The stock and bond market routs in 1H2022 were caused by the Federal Reserve jawboning their intention to tighten monetary policy by raising the short-term fed funds rate and raise longer-term rates by ending their immense purchases of Treasuries and mortgage bonds (and finally allowing them to roll off when matured).
So far, the fed funds REAL (inflation-adjusted) rate is still deeply negative. The Fed has only raised the fed funds rate to 1.21% while CPI inflation is 8.6%.
So the market’s reaction is anticipation that the Fed will actually do what it has announced: raise the fed funds rate to “neutral,” a zero-to-positive real rate that will neither stimulate nor slow the economy.
Investors who are licking their wounds should realize that the losses to date do NOT include the potential losses in the real economy (profits from companies) caused by higher rates.
Recession expectations pushed down Treasury yields last week. (It’s normal for yields to fall during a recession. That causes bond prices to rise.) The growing fear of recession that pushes up bond prices also pushes down stock prices.
There are plenty of Macro surprises left in 2H2022.
**Markets Had a Terrible First Half of 2022. It Can Get Worse.**
**The first six months were full of surprises, from surging inflation to a crypto implosion. Get ready for more shocks in the second half.**
**By James Mackintosh, The Wall Street Journal, July 2, 2022**
**While investors are at last focused on recession uncertainty, risks elsewhere in the world could hit U.S. investors, too. Japan might finally be forced to relent and allow bond yields to rise, which would suck back cash the country’s investors had poured overseas. In Europe, the central bank has promised a new plan to support Italy — but we’ve seen this show before. If it follows the pattern of too little, too late, we could see a return of the eurozone debt crisis, something markets are not prepared for.** [Recall 2010-2011, when the U.S. economy was slowly recovering but the stock market was hit by the Euro debt crisis. – W]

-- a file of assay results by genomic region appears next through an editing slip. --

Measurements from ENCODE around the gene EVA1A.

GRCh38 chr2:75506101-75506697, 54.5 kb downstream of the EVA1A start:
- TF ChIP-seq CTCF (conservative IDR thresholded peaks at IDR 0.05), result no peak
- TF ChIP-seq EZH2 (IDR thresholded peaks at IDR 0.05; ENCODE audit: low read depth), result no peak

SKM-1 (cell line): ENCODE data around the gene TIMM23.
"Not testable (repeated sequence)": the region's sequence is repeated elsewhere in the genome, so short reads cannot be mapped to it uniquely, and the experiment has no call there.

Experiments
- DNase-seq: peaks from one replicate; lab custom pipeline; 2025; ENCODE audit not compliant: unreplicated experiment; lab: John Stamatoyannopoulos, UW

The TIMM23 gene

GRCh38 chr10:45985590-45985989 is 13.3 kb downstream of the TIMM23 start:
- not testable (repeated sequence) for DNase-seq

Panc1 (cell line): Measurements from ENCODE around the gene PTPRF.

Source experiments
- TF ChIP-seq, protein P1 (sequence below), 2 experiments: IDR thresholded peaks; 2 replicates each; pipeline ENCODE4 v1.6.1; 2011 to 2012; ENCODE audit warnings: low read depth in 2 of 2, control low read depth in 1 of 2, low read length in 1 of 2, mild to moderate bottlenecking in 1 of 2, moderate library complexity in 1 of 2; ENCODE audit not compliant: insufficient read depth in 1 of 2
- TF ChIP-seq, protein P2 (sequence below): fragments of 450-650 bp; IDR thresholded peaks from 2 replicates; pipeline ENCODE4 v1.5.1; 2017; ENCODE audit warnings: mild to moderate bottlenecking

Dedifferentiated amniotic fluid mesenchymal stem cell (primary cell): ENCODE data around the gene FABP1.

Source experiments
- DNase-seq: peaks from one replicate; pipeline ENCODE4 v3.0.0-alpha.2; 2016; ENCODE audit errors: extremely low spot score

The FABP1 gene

**Investors woke up to the indirect effect of the Fed, which is to weaken the economy. This has almost the opposite effect on asset prices. A weaker economy means less inflation than otherwise, justifying lower bond yields. It also hits earnings, particularly for cyclical companies, which tends to hurt stocks with relatively low valuations more than growth stocks....** [end quote]
For stock traders, these are potential cyclical changes overlaid on the trend change of rising interest rates.
Rising interest rates hurt growth stocks worst, especially unprofitable, highly indebted tech stocks.
But a recession would hurt the profits of cyclical and materials companies. Their stock prices, which have done well until now, would suffer in a recession.
High-rated bond prices would rise in a recession. But low-rated investment-grade and junk bonds would be undesirable since highly-indebted companies might default in a recession.
Nobody knows yet (not even Jerome Powell) whether the Fed’s actions will cause a recession. Nobody knows whether inflation will decline or whether the economy will end up in stagflation, like the 1970s.
But there are plenty of extraneous surprises that could roil the Macro weather.